On July 27, 1988, Mark A. Delaney, the Barnstable police officer who was later to submit the affidavit in support of the search warrant in this case, made a report of investigation in which he set forth information received from a confidential informant, not further identified. The informant had said that one Jeffrey Kearney had given the informant information concerning the sale of cocaine from the Luna residence at 137 Cammett Road, Marstons Mills. Kearney had said that he had bought an ounce of cocaine from Jorge in Jorge's downstairs apartment on July 7, 1988, and that Jorge had had a "sizable amount of cocaine" in his downstairs apartment. The informant said that from other sources, not disclosed, he knew that Jorge and his father, whom the informant called Carlos, were both involved in cocaine trafficking in the middle Cape Cod area. From a source not disclosed, the report of investigation stated that "both the LUNAs operate and distribute cocaine from both their separate apartments at 137 Cammett Rd., Marstons Mills, MA. Jorge LUNA occupies the basement area and Carlos LUNA occupies the upper area of the residence."
The defendants, each of whom had standing to challenge the seizure of all evidence found in the search (Commonwealth v. Amendola, 406 Mass. 592 , 601 ), rely heavily on this report to support their argument that Officer Delaney knew, but did not disclose, that there were two apartments in the house when he later submitted his affidavit to the magistrate who issued the search warrant. Jose, the father, points out that the report states that Jorge's father is named Carlos, an error that Delaney eliminated in the affidavit by attributing the source of the name Jose to the informant. That error, the failure to disclose it, and its correction are not significant to this case. The error casts doubt on the reliability of the informant, and suggests that Delaney was willing to adjust the informant's information to the truth.
However, probable cause to search was established by other information in the warrant, and the important point that father and son were engaged in the cocaine business was consistent throughout the report and the later affidavit in support of the search warrant.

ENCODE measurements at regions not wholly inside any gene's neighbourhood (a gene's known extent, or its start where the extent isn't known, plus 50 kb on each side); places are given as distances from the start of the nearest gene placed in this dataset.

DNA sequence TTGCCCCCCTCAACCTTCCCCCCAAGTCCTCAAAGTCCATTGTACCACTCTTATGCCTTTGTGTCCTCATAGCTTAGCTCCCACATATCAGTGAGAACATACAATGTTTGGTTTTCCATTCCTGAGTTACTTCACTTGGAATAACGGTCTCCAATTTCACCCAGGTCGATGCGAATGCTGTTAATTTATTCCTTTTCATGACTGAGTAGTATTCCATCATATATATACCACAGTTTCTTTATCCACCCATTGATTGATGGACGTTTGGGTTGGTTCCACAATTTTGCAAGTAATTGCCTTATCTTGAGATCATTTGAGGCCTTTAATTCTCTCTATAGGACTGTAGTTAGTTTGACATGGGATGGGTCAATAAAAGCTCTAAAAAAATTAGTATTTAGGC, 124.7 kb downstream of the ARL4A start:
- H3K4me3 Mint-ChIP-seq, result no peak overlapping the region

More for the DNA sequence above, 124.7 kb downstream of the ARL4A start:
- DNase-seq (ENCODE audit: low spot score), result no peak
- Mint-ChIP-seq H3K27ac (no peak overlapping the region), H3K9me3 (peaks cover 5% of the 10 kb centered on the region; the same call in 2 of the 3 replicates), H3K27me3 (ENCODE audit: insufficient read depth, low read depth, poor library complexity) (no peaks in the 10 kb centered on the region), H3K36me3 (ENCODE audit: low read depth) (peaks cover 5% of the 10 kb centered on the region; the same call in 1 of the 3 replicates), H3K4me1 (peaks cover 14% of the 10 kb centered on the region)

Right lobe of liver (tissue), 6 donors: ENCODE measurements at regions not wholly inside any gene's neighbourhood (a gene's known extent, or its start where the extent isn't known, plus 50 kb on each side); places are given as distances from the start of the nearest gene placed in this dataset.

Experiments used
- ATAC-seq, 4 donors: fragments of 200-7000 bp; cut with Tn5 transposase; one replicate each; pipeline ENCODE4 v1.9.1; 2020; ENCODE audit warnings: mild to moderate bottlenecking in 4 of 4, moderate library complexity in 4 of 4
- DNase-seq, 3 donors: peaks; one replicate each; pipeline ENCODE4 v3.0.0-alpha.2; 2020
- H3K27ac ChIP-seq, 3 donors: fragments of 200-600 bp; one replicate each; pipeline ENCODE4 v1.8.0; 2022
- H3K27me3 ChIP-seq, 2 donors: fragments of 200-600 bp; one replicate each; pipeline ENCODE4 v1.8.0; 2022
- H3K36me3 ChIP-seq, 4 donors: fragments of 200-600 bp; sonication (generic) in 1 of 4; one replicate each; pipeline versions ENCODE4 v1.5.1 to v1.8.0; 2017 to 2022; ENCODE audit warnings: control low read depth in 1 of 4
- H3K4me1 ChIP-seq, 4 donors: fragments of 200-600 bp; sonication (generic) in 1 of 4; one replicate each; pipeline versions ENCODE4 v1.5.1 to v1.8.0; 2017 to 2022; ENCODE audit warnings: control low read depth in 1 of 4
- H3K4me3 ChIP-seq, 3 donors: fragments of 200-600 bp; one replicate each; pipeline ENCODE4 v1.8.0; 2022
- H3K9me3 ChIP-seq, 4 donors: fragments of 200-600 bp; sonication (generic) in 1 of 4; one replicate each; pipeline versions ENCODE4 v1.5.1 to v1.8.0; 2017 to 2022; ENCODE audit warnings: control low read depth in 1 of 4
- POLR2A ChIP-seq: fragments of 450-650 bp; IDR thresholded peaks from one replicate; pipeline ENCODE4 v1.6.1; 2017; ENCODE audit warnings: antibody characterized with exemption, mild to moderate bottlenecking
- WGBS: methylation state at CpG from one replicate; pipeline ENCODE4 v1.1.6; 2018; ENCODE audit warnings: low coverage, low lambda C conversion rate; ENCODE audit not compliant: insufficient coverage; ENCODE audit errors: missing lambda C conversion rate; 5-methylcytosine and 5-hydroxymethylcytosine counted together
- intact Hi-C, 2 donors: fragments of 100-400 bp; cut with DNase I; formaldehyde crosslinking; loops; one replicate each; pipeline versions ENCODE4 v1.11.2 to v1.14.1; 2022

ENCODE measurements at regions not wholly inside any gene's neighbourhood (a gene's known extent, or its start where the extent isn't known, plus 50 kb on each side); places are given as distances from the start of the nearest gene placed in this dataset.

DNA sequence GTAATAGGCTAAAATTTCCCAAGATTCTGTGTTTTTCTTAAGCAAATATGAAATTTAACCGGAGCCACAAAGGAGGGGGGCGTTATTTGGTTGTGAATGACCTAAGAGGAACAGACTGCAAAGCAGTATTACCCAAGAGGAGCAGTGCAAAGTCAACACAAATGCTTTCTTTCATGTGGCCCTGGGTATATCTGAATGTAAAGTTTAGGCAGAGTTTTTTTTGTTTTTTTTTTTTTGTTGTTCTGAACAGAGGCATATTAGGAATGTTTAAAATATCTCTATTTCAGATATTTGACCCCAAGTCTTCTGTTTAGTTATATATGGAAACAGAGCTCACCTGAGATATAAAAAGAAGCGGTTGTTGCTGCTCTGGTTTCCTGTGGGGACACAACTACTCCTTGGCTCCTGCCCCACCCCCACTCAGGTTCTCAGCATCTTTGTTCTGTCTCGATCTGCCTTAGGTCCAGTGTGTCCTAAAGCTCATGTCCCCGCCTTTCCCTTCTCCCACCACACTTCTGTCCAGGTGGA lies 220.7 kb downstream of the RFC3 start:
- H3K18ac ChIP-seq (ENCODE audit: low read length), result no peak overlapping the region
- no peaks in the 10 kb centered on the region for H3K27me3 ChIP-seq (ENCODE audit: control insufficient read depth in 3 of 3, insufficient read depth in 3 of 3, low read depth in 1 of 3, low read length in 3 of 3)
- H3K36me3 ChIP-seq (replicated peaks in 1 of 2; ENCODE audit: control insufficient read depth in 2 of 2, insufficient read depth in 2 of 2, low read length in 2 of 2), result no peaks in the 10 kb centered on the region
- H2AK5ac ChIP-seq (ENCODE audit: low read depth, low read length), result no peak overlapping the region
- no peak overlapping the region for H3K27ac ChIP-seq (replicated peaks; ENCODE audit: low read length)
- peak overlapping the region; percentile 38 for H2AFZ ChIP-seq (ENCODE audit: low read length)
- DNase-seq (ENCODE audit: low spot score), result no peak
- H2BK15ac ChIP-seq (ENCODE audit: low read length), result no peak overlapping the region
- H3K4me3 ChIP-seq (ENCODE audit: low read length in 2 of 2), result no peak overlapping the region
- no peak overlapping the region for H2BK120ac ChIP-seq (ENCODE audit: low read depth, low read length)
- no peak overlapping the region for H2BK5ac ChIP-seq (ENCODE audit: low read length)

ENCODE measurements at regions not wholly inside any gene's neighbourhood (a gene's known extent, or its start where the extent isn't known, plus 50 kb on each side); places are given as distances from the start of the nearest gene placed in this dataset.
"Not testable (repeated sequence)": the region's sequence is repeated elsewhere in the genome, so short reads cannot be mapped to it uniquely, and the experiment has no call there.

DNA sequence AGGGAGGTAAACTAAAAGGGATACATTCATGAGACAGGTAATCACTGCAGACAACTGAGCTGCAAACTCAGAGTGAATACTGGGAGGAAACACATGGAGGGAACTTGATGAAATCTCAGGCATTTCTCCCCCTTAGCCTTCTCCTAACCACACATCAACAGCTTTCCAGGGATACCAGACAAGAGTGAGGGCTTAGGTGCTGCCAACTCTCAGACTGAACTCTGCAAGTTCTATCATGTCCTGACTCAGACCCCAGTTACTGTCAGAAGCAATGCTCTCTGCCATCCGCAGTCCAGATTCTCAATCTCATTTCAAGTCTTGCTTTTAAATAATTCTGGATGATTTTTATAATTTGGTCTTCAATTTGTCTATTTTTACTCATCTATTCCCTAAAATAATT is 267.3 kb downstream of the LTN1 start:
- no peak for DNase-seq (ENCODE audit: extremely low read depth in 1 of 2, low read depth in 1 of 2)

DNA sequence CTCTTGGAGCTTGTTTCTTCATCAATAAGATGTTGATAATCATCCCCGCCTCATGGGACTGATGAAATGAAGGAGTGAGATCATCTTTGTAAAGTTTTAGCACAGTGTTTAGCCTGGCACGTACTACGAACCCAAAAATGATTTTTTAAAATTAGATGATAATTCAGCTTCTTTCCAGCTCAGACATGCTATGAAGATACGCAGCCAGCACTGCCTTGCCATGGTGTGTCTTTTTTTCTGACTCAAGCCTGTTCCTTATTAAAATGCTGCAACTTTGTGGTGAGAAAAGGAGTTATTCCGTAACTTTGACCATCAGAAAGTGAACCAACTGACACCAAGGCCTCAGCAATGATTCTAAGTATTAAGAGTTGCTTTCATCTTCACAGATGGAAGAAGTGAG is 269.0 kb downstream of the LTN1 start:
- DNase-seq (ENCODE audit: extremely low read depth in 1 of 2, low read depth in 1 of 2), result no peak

Before we discuss the issue of the two separate apartments further, we shall summarize that information in the August 12, 1988, affidavit on which the search warrant was based which provided probable cause to search the premises. On August 4, 1988, confidential informant #2 had purchased one-eighth of an ounce of cocaine from Jose at the premises in a controlled purchase, supervised by the police, using bills whose serial numbers were set forth in the affidavit. On August 11, 1988, the same informant made a similar controlled purchase of cocaine from Jose at the premises, using bills whose serial numbers were also set forth. Standing alone, this information provided probable cause to search the house.
Delaney then summarized in the affidavit the information that he had received from the first confidential informant, whose reliability was not supported by any information in the affidavit and all of whose information was second-hand. The affidavit refers to the fact that Jorge occupied the basement area and that Jose occupied the upper area of the residence. Delaney, who largely followed the language in his earlier report, omitted from the affidavit, however, all references to a "downstairs apartment" and to "separate apartments." Delaney added that in 1987 Jorge had been convicted of two counts of distributing cocaine.
The defendants argue that Delaney's failure to disclose in the affidavit that there were two separate apartments requires the suppression of the evidence seized in the search. The Commonwealth, citing Maryland v. Garrison, 480 U.S. 79, 85-86 (1987), properly grants that, if the police knew or should have known that, at the time the warrant was issued, there was a completely separate downstairs apartment, they would have had to demonstrate to the magistrate probable
cause to search each apartment. See Commonwealth v. Erickson, 14 Mass. App. Ct. 501 , 506-507 (1982). [Note 2]